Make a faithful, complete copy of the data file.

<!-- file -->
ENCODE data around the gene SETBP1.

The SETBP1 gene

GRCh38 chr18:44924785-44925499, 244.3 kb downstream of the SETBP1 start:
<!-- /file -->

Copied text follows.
ENCODE data around the gene SETBP1.

The SETBP1 gene

GRCh38 chr18:44924785-44925499, 244.3 kb downstream of the SETBP1 start: